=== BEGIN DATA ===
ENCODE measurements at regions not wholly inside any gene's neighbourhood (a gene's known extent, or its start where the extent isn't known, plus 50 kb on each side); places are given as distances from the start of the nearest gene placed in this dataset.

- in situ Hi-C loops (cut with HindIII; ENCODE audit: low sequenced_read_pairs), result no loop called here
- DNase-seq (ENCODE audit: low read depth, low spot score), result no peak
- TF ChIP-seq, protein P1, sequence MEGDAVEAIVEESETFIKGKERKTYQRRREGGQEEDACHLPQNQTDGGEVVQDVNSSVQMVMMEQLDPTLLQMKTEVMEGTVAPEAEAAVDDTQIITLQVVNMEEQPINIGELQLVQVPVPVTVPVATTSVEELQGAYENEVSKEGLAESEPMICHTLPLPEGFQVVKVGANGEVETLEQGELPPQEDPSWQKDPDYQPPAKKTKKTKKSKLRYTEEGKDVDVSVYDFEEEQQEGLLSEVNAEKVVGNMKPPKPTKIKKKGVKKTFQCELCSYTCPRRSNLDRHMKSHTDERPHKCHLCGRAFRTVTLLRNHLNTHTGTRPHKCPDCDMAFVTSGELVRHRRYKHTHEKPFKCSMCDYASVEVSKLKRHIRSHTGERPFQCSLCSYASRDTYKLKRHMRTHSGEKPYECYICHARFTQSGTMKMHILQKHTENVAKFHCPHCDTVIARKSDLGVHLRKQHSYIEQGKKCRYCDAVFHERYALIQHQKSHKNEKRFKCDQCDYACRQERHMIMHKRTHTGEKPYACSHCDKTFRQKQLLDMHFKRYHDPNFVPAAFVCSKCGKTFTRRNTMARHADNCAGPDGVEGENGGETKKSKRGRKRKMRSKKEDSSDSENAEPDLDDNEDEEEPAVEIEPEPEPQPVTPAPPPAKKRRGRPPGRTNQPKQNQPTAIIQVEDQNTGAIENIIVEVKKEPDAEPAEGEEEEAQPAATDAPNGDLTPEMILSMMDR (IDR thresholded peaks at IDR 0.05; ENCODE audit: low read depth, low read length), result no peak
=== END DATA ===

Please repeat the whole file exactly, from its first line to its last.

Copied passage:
ENCODE measurements at regions not wholly inside any gene's neighbourhood (a gene's known extent, or its start where the extent isn't known, plus 50 kb on each side); places are given as distances from the start of the nearest gene placed in this dataset.

- in situ Hi-C loops (cut with HindIII; ENCODE audit: low sequenced_read_pairs), result no loop called here
- DNase-seq (ENCODE audit: low read depth, low spot score), result no peak
- TF ChIP-seq, protein P1, sequence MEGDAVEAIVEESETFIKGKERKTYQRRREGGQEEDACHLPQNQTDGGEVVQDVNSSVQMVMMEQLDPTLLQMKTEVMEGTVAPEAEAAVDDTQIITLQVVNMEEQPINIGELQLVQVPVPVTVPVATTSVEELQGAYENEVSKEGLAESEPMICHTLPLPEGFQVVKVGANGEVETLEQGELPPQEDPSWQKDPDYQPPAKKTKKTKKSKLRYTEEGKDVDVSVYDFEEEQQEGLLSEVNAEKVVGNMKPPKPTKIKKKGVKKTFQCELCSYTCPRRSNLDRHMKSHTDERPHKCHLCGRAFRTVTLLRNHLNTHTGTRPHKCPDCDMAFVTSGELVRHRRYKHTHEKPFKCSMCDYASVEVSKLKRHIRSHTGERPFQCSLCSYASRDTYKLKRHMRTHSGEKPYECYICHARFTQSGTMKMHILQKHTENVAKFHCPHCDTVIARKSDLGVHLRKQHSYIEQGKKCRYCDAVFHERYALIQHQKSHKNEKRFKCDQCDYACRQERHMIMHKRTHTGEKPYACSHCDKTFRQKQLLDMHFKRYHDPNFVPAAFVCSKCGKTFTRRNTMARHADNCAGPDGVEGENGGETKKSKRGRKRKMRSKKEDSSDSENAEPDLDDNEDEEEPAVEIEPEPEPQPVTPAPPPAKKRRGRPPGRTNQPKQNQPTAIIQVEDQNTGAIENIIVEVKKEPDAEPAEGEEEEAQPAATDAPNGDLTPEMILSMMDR (IDR thresholded peaks at IDR 0.05; ENCODE audit: low read depth, low read length), result no peak